Scottish researchers hope to create vital drugs to tackle liver disease in a partnership with the pharmaceutical industry.
The University of Edinburgh and drugs company GSK have signed a deal to work together to develop medicines with the potential to treat liver disease – the fifth-biggest killer in the UK.
University researchers have identified a treatment they believe is important in stopping fibrosis of the liver – the thickening and scarring of the tissue which causes disease.
They hope to take these findings and work with GSK to speed up development of new drugs to treat patients.
Dr Jonathan Fallowfield, senior clinical fellow and honorary consultant hepatologist at the University of Edinburgh, said in future they hoped it would be possible to reverse the liver scarring which caused problems in patients with liver disease.
“Although there have been substantial advances in our understanding of the basic mechanisms of fibrosis, and numerous anti-fibrotic targets identified, they have proven difficult to translate into therapies,” he said.
“If we can harness the therapeutic properties of this mechanism, we could prevent, halt or even reverse liver scarring.
“This would transform the way we view and manage chronic liver disease in the future.”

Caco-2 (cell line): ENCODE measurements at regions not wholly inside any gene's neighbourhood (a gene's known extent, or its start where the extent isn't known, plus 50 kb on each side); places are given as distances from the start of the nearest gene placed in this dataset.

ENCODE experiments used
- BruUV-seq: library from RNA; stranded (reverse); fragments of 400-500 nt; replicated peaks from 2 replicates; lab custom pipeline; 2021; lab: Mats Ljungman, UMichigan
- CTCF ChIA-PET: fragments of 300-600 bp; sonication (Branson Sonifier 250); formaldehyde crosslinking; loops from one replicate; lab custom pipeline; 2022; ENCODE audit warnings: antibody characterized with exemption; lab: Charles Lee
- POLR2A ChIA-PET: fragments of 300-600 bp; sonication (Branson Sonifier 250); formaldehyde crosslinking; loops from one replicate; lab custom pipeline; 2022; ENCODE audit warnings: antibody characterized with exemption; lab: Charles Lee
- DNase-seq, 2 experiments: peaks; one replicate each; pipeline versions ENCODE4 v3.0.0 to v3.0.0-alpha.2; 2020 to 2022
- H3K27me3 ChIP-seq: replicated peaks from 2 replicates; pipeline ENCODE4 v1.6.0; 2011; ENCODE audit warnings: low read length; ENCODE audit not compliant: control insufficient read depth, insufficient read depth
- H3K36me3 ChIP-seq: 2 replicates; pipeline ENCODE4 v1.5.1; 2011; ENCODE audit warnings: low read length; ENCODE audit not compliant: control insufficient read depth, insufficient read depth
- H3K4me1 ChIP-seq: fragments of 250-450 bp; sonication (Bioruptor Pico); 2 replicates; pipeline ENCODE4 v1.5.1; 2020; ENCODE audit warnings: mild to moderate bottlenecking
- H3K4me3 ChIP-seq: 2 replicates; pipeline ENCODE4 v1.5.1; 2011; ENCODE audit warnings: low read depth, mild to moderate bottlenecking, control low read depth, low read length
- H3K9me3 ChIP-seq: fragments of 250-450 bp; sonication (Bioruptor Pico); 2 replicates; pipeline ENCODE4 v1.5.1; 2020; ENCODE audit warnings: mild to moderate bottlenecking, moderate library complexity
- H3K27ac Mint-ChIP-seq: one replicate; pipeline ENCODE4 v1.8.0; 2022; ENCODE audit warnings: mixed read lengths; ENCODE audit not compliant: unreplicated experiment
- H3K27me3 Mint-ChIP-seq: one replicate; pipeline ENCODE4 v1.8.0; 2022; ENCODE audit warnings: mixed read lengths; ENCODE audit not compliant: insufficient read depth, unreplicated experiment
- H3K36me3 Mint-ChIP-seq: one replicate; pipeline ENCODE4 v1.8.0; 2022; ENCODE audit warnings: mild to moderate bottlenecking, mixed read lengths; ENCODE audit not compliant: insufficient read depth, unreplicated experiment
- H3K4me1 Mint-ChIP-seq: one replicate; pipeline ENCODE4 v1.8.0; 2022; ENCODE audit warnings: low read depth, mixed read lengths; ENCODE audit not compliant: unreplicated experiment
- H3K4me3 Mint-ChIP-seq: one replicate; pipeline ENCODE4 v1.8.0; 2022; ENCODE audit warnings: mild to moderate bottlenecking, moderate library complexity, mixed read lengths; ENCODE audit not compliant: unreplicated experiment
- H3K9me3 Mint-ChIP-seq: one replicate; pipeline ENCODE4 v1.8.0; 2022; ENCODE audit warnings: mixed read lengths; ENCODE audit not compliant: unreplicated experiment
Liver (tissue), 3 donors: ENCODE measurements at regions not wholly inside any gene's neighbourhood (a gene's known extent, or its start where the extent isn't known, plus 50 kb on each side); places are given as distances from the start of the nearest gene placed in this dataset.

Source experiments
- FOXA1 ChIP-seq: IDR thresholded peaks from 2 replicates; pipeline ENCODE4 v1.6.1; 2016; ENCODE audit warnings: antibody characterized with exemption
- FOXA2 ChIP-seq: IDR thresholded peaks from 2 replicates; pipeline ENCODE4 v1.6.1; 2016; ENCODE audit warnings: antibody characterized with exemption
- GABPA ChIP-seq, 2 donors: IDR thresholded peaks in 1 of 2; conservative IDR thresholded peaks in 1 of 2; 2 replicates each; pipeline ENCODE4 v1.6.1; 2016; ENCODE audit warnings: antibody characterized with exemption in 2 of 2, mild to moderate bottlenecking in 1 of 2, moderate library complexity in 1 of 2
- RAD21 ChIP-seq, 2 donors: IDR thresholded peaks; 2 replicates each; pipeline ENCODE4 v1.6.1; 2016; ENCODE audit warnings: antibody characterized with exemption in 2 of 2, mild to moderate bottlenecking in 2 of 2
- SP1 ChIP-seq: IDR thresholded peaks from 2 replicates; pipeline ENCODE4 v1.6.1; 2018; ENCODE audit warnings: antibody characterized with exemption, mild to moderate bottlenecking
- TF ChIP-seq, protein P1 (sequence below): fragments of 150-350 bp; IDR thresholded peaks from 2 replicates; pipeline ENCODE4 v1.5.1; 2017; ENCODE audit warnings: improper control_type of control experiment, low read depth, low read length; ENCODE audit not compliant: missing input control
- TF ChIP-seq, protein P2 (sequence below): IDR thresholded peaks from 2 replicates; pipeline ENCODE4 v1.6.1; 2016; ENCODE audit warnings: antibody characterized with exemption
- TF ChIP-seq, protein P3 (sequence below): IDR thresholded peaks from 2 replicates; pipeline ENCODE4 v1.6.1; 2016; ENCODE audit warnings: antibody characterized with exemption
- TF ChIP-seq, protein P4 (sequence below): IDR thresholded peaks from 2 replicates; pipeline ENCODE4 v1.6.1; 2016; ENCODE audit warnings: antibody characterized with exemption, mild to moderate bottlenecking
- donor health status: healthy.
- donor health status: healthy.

Liver disease is the biggest killer in the UK after cardiac, cancer, stroke and respiratory diseases. But while these other diseases have seen death rates fall dramatically in recent years, mortality linked to liver diseases has been rising year-on-year.
Figures from the UK show deaths from liver disease have increased by 12 per cent in the last three years. If these rates continue, liver deaths will double in the next 20 years.
Major causes of liver disease include chronic viral infection, alcohol abuse and non-alcoholic fatty liver disease (NAFLD).
New therapies are expected to reduce the burden of disease caused by viral infections, but alcohol and NAFLD cases are expected to be a growing problem. Despite the rising burden, there are no approved anti- fibrotic therapies for liver fibrosis or cirrhosis.
The new partnership looking for treatments for liver disease, and another focusing on pancreatitis, were formed through GSK’s Discovery Partnerships with Academia (DPAc) initiative.
This aims to bring together the complementary skills of academics and the drugs company in efforts to create treatments which will help patients.
Under the agreement negotiated by Edinburgh BioQuarter, the university will receive financial support from GSK as their work progresses. Researchers will also receive an upfront payment and royalties on sales from any product successfully created and sold after the partnership.
Dr Diane Harbison, head of business development at Edinburgh BioQuarter, said: “The best chance of success in the area of anti-fibrotic treatment is to marry the drug discovery expertise and infrastructure of big pharma with the deep biological insight and patient availability of clinical academia.”